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Video using AI algorithm developed for the early detection of autism


A team from the University of Geneva has developed an AI algorithm for the early detection of autism spectrum disorder in children.

Autism Spectrum Disorder affects one in 54 children and is characterised by difficulties in social interactions, altered communication skills, and by the presence of repetitive behaviours and restricted interests. Although frequent, this disorder is challenging to diagnose before the age of five. However, early care can compensate for these difficulties by providing specific behavioural intervention focused on the development of skills affected by autism.

This is why an interdisciplinary team at the University of Geneva, including GSEM Senior Lecturer Dr. Thomas Maillart, has developed an artificial intelligence (AI) algorithm based on the automated analysis of videos, making it possible to study children’s non-verbal communication in an anonymous and standardized manner. Easy to use, this technology correctly classified 80% of cases from short videos showing a child with or without autism under 5 playing with an adult. These results, to be discovered in the journal Scientific Reports, pave the way for a tool for the early detection of autistic disorder.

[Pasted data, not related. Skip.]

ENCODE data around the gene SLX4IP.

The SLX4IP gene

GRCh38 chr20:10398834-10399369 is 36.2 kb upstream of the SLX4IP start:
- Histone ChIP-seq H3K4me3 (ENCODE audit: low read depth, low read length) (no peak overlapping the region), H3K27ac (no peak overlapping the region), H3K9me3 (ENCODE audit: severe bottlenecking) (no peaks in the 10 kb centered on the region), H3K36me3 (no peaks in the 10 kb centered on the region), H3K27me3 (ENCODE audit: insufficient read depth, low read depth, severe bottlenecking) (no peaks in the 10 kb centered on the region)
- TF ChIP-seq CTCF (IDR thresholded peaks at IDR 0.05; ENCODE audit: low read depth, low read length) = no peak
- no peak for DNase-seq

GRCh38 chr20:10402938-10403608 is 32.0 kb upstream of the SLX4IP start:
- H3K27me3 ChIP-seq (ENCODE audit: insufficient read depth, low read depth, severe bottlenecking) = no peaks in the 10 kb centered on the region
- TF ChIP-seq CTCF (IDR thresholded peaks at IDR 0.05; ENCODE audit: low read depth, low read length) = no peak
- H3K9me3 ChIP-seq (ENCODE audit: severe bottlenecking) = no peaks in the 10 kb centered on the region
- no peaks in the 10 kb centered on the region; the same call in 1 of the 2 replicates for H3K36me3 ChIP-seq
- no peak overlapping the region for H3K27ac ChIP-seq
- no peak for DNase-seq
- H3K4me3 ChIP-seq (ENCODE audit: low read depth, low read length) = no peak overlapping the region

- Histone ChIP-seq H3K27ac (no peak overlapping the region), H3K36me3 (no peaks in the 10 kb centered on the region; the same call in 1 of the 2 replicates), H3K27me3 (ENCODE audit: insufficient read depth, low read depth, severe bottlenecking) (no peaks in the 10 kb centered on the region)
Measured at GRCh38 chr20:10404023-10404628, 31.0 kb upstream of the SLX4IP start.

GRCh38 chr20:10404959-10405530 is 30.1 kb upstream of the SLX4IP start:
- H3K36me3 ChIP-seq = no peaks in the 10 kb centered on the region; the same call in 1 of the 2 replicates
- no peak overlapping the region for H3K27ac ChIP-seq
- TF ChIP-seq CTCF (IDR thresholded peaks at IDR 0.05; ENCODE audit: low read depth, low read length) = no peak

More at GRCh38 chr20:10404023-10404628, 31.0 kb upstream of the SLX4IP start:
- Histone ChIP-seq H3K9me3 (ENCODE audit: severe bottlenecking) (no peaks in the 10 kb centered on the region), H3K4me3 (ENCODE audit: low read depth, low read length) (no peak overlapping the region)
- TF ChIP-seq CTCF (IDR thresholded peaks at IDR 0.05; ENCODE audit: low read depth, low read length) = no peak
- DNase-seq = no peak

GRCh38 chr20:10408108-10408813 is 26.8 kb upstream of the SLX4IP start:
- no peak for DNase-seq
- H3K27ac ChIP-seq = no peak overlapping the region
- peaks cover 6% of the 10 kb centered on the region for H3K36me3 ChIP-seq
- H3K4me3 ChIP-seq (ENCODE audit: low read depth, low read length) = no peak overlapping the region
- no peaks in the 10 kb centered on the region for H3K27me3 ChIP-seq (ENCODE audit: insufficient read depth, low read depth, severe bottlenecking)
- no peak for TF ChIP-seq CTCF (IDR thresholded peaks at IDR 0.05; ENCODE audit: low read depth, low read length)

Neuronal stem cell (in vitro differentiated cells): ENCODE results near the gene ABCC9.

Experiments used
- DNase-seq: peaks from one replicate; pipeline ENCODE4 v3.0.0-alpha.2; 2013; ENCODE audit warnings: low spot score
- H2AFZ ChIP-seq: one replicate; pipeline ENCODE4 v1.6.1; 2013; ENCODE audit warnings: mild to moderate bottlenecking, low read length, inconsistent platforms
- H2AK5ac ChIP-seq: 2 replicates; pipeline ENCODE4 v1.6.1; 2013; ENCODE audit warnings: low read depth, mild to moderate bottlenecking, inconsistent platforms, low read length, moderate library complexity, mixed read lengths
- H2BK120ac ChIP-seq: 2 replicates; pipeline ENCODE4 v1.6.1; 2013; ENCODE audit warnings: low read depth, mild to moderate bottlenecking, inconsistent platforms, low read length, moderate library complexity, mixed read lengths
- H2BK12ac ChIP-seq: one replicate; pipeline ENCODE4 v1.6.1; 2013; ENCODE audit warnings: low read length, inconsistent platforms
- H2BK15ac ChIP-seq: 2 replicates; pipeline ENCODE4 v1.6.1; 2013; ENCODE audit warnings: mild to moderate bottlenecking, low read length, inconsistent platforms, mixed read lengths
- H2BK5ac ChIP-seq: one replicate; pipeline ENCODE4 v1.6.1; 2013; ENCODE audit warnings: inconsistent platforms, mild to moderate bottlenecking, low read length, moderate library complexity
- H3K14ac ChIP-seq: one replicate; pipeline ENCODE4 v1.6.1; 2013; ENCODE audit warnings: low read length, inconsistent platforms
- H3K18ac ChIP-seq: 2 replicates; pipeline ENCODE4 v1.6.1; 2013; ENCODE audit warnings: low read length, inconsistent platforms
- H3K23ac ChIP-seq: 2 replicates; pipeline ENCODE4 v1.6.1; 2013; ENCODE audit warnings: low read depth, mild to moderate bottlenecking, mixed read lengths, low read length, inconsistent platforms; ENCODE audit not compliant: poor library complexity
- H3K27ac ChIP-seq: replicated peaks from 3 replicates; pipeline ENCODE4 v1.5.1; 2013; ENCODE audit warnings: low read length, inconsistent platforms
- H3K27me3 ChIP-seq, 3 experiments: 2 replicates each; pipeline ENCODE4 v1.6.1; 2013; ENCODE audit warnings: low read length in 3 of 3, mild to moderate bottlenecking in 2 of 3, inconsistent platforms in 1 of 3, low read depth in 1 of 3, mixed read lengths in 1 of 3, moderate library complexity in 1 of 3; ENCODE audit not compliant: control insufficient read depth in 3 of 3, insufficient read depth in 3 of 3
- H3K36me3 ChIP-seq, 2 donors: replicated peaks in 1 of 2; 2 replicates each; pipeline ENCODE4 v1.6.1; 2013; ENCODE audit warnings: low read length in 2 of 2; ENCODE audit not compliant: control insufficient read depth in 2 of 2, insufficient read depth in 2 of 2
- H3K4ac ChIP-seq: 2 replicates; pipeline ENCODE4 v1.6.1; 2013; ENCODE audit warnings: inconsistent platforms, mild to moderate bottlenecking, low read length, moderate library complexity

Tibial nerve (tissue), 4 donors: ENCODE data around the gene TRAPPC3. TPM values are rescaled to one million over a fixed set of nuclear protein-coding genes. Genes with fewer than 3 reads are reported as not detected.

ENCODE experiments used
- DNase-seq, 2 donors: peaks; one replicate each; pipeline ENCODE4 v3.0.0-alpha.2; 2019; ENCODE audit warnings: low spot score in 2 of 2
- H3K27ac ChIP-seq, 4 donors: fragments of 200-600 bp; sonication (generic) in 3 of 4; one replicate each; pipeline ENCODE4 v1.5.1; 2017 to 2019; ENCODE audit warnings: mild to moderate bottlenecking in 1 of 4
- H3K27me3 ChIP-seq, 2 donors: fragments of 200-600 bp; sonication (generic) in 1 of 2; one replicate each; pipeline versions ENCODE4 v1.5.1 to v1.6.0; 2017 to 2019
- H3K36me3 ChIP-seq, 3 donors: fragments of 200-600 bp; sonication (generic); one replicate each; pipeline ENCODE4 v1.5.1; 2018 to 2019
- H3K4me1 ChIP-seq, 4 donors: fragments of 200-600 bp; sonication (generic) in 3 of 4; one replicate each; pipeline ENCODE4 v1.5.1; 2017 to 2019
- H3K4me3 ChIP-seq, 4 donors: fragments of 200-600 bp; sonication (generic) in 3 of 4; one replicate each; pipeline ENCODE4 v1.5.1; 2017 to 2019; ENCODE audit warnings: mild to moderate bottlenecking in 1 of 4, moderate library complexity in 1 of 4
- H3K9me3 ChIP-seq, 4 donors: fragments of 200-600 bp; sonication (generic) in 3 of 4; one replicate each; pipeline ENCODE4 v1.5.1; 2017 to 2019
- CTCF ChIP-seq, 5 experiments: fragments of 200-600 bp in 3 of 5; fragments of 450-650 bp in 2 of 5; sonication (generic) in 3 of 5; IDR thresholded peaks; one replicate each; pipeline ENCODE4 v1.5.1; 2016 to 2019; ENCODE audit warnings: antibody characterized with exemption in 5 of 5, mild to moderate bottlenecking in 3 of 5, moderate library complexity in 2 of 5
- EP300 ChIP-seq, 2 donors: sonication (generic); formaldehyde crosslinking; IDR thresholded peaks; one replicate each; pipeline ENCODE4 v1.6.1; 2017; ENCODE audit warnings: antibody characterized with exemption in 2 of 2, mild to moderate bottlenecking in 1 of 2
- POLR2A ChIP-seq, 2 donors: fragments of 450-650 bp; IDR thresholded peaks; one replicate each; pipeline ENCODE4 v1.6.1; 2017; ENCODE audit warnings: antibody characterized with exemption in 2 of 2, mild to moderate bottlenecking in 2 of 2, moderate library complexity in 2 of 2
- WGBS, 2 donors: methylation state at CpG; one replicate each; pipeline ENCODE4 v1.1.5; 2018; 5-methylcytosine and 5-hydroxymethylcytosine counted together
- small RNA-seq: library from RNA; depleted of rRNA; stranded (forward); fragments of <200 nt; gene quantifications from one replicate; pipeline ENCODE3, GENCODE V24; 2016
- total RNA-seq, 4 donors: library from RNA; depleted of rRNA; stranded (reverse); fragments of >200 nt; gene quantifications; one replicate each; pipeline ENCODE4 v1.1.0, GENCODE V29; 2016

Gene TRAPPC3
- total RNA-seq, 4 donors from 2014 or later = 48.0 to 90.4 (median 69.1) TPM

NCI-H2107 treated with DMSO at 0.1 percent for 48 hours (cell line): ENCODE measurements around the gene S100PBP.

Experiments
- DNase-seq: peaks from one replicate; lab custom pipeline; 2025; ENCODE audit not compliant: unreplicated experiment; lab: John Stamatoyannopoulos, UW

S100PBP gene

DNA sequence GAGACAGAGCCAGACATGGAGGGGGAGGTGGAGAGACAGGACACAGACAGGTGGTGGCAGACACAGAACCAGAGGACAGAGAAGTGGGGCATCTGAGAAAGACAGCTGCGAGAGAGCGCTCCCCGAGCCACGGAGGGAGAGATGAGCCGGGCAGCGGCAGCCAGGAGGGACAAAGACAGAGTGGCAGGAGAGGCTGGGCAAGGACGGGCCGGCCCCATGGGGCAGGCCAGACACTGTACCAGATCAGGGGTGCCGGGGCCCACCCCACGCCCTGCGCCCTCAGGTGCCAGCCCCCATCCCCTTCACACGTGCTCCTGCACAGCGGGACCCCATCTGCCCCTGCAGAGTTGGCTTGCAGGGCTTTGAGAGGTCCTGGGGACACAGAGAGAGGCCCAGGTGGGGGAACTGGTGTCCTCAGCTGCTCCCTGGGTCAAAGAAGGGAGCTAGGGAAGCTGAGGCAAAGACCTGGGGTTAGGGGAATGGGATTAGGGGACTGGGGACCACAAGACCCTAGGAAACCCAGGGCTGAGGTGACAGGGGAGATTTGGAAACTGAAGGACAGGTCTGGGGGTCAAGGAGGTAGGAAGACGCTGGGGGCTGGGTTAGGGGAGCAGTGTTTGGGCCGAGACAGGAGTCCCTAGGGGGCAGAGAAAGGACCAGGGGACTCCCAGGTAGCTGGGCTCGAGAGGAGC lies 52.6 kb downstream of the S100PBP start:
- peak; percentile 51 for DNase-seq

Over a period of three years, the scientists, supported by the Swiss National Centre of Comptence in Research (NCCR) Synapsy and the Fondation Pole Autisme, developed this algorithm, which aims to classify videos based solely on the child’s movements when interacting with another person.

The automated video analysis offers complete anonymity. The team used OpenPose, computer vision technology that extracts the skeletons of moving people as captured in a video and allows the analysis of gestures by removing all characteristics that could be discriminating (age, sex, setting, etc.), keeping only the relationships of skeletons in space and time.

> Link to the press release issued by the University of Geneva.

September 6, 2021
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